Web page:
• Thank you. I did stop viewing it as such because I had to. To get over the stuff that I was holding onto and move on. I think I’ve been successful in that respect. And I know it’s not going to be the last time I have to do this as my ex is off for more conferences in January and next year. Hopefully, then, it’ll feel less weird.

  6. Excellent post as ever. Can only imagine how hard this has been for you and how you must feel not having the freedom to do even the little things you once would have. A wonderful time for you and the children though, they adore you and you’re clearly a great Dad to them. Enjoy the next few days with them. But you really must move those clocks, the torture of a ticking clock is unbearable…

  7. My ex still lives in our old house, and. Really dislike going there, to him it’s his home, to me it’s a museum of the past, tho equally 4 years on some things have changed. I applaud how well you work together. We manage that side well too. Many others don’t. We too are just parents now not friends really. But we did have to have a big chat lately as divorce only just going through which bough up a few issues which fortunately we have resolved by remembering that fundamentally we do trust each other not to be total bastards to the other one! Being grown up sucks at times, but being a parent never sucks (ok-rarely!) and that is my priority- getting that bit right! And I know you do an awesome job at it!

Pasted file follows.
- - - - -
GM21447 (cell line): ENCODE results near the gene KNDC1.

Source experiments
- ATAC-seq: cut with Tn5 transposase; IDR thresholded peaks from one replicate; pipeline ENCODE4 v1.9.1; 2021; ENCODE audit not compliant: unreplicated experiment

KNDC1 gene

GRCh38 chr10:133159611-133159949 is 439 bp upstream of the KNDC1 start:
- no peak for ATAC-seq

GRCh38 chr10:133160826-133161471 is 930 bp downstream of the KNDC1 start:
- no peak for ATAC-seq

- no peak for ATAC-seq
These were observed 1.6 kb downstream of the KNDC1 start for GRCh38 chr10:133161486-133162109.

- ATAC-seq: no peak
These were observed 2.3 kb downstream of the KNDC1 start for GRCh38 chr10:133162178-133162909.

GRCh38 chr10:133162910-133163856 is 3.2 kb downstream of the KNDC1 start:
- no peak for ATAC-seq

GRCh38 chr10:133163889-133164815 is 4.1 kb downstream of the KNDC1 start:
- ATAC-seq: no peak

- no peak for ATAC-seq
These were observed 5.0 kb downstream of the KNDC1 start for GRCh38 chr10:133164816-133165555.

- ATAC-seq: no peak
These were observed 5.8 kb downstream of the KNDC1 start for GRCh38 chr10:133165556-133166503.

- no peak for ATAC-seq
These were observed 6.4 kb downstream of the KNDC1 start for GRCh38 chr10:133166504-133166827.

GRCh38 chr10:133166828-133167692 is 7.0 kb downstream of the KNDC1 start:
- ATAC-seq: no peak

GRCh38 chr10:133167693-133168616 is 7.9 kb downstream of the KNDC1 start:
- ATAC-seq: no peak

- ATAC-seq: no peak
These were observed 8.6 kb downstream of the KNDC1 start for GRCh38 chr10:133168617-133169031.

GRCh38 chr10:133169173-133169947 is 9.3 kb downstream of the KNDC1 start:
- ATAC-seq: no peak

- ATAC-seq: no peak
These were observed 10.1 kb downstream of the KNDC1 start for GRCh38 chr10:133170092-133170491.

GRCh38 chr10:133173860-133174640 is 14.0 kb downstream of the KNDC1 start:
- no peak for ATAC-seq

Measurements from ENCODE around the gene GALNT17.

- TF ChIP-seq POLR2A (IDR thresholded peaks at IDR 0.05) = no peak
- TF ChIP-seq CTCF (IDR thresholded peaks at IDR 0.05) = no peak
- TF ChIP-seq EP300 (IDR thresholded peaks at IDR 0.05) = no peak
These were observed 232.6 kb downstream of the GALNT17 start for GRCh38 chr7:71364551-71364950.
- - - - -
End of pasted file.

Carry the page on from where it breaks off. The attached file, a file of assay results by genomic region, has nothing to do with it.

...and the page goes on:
• Thanks for your comment. We can only try our best, I guess, and if I’m trying my best then I know I’m doing all I can. For the sake of the children.
      Thanks for reading.

  8. A tough situation to be in. I had no idea you was not in your own flat – think I would struggle with that under the circumstances you are in. Keep your chin up, you are there for the kids and from the sounds of things they have taken an awful lot away from this week with you. As for odd jobs – show me a woman who would complain to having things tidied up a bit. After all, a clean and tidy garden is good for your kids too xx

  9. That must be so difficult. I think that it is always hard to return to places that you have moved on from, whether the memories are happy or sad. And how much harder when that is where your kids – essentially little pieces of your heart – are living? Have a great weekend with your kids and, erm, four clocks wtf?

    • Different time zones on each clock. It’s a wall mounted ting with 4 clocks on it and none of them are right, but it’s not my home and so I shan’t adjust them.
      Feels like Woody Woodpecker is dancing on my brain as I get to sleep. And not in a good way.
      Thanks for commenting, and for reading.

  10. Oh, I did not realise that you had been in the spare room so long, no wonder about your depression, it must have been so hard to go through months and months of relationship troubles with a toddler and a newborn to look after as well. Don’t be too hard on yourself.